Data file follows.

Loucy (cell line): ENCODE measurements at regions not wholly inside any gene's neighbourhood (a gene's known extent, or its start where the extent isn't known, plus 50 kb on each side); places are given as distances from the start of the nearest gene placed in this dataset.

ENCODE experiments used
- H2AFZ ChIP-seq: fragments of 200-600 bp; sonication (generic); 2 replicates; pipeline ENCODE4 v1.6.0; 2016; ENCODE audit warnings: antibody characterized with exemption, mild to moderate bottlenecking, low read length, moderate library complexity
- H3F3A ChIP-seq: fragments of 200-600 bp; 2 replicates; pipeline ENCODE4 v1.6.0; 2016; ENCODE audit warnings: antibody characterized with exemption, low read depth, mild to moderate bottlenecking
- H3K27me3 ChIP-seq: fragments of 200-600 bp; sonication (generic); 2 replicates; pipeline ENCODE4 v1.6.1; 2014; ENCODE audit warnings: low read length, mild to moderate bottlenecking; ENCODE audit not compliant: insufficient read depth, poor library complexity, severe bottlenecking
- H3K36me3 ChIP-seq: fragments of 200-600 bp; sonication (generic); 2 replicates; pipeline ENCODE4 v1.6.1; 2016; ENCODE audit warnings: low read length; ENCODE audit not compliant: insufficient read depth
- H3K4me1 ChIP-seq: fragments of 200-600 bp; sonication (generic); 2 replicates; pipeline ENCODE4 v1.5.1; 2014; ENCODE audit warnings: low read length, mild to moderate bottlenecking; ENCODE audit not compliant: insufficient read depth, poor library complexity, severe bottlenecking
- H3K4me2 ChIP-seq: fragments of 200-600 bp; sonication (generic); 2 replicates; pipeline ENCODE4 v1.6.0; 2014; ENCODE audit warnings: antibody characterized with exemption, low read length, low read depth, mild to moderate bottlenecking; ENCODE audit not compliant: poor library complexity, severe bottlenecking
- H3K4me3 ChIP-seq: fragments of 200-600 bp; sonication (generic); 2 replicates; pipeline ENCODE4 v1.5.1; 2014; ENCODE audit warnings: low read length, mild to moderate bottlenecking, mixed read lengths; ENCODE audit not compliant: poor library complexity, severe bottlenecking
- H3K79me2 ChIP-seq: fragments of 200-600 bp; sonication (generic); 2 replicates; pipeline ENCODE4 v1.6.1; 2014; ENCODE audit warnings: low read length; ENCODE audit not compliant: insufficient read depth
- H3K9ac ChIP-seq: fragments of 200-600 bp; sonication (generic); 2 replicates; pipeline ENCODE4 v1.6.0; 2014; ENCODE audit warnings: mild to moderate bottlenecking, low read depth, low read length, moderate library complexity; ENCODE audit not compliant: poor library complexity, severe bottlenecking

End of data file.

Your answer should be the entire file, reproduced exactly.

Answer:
Loucy (cell line): ENCODE measurements at regions not wholly inside any gene's neighbourhood (a gene's known extent, or its start where the extent isn't known, plus 50 kb on each side); places are given as distances from the start of the nearest gene placed in this dataset.

ENCODE experiments used
- H2AFZ ChIP-seq: fragments of 200-600 bp; sonication (generic); 2 replicates; pipeline ENCODE4 v1.6.0; 2016; ENCODE audit warnings: antibody characterized with exemption, mild to moderate bottlenecking, low read length, moderate library complexity
- H3F3A ChIP-seq: fragments of 200-600 bp; 2 replicates; pipeline ENCODE4 v1.6.0; 2016; ENCODE audit warnings: antibody characterized with exemption, low read depth, mild to moderate bottlenecking
- H3K27me3 ChIP-seq: fragments of 200-600 bp; sonication (generic); 2 replicates; pipeline ENCODE4 v1.6.1; 2014; ENCODE audit warnings: low read length, mild to moderate bottlenecking; ENCODE audit not compliant: insufficient read depth, poor library complexity, severe bottlenecking
- H3K36me3 ChIP-seq: fragments of 200-600 bp; sonication (generic); 2 replicates; pipeline ENCODE4 v1.6.1; 2016; ENCODE audit warnings: low read length; ENCODE audit not compliant: insufficient read depth
- H3K4me1 ChIP-seq: fragments of 200-600 bp; sonication (generic); 2 replicates; pipeline ENCODE4 v1.5.1; 2014; ENCODE audit warnings: low read length, mild to moderate bottlenecking; ENCODE audit not compliant: insufficient read depth, poor library complexity, severe bottlenecking
- H3K4me2 ChIP-seq: fragments of 200-600 bp; sonication (generic); 2 replicates; pipeline ENCODE4 v1.6.0; 2014; ENCODE audit warnings: antibody characterized with exemption, low read length, low read depth, mild to moderate bottlenecking; ENCODE audit not compliant: poor library complexity, severe bottlenecking
- H3K4me3 ChIP-seq: fragments of 200-600 bp; sonication (generic); 2 replicates; pipeline ENCODE4 v1.5.1; 2014; ENCODE audit warnings: low read length, mild to moderate bottlenecking, mixed read lengths; ENCODE audit not compliant: poor library complexity, severe bottlenecking
- H3K79me2 ChIP-seq: fragments of 200-600 bp; sonication (generic); 2 replicates; pipeline ENCODE4 v1.6.1; 2014; ENCODE audit warnings: low read length; ENCODE audit not compliant: insufficient read depth
- H3K9ac ChIP-seq: fragments of 200-600 bp; sonication (generic); 2 replicates; pipeline ENCODE4 v1.6.0; 2014; ENCODE audit warnings: mild to moderate bottlenecking, low read depth, low read length, moderate library complexity; ENCODE audit not compliant: poor library complexity, severe bottlenecking